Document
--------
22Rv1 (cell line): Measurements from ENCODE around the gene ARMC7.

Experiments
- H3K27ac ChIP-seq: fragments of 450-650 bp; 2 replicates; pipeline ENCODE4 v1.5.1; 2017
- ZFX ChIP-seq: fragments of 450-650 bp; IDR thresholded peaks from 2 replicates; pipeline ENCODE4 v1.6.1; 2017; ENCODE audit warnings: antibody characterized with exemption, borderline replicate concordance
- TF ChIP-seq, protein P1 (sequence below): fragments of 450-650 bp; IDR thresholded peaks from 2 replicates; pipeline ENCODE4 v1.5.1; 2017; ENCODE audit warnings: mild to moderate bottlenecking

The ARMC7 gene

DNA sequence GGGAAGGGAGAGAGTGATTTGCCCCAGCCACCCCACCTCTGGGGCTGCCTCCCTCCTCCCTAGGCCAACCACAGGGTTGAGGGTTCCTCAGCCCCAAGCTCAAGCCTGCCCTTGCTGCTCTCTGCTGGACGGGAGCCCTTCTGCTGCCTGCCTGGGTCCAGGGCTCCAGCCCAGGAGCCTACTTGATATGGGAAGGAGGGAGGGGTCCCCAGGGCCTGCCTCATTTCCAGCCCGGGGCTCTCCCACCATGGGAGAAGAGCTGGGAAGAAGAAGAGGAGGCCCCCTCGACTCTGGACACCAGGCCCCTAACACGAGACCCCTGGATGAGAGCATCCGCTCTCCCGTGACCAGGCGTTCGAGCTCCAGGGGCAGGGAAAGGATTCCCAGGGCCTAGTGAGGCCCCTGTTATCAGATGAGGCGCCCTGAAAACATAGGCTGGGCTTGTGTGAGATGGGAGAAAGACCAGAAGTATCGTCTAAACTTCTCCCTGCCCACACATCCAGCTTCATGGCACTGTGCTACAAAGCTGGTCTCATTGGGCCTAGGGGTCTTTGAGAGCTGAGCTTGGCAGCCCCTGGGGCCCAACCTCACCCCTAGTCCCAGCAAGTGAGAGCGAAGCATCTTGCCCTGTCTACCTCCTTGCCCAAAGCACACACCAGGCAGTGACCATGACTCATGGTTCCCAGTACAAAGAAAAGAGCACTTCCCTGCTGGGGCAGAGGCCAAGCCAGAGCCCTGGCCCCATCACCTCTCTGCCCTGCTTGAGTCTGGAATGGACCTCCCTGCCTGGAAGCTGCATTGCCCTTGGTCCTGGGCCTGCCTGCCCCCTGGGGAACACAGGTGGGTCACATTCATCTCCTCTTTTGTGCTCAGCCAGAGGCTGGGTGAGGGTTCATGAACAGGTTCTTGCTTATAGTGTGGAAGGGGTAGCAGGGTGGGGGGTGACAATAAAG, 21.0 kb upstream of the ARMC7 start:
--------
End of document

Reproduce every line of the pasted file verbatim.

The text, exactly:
22Rv1 (cell line): Measurements from ENCODE around the gene ARMC7.

Experiments
- H3K27ac ChIP-seq: fragments of 450-650 bp; 2 replicates; pipeline ENCODE4 v1.5.1; 2017
- ZFX ChIP-seq: fragments of 450-650 bp; IDR thresholded peaks from 2 replicates; pipeline ENCODE4 v1.6.1; 2017; ENCODE audit warnings: antibody characterized with exemption, borderline replicate concordance
- TF ChIP-seq, protein P1 (sequence below): fragments of 450-650 bp; IDR thresholded peaks from 2 replicates; pipeline ENCODE4 v1.5.1; 2017; ENCODE audit warnings: mild to moderate bottlenecking

The ARMC7 gene

DNA sequence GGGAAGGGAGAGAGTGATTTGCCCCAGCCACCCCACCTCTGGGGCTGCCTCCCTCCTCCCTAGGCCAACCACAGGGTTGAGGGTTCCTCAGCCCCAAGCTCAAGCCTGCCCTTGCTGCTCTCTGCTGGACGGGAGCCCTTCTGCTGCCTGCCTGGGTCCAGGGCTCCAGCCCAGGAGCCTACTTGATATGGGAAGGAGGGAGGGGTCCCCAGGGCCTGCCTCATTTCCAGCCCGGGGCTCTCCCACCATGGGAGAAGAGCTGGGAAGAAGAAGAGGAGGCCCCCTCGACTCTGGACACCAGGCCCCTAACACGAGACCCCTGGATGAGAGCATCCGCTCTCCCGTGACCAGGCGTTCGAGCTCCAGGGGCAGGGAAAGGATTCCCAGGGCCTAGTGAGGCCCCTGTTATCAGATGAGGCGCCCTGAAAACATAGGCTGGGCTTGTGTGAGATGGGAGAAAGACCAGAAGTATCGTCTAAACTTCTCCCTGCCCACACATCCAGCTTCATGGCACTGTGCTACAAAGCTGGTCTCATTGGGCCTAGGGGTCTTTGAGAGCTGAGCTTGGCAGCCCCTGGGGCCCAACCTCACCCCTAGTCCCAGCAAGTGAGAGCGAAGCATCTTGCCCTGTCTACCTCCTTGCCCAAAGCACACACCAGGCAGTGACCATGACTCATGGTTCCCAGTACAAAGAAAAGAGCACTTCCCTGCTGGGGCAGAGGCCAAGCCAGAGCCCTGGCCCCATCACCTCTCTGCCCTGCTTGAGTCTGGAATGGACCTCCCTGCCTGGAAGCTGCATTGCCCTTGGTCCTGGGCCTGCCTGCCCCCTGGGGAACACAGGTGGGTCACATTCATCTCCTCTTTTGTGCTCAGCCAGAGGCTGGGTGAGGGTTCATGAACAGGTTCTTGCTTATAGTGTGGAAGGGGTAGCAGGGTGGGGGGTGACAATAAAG, 21.0 kb upstream of the ARMC7 start: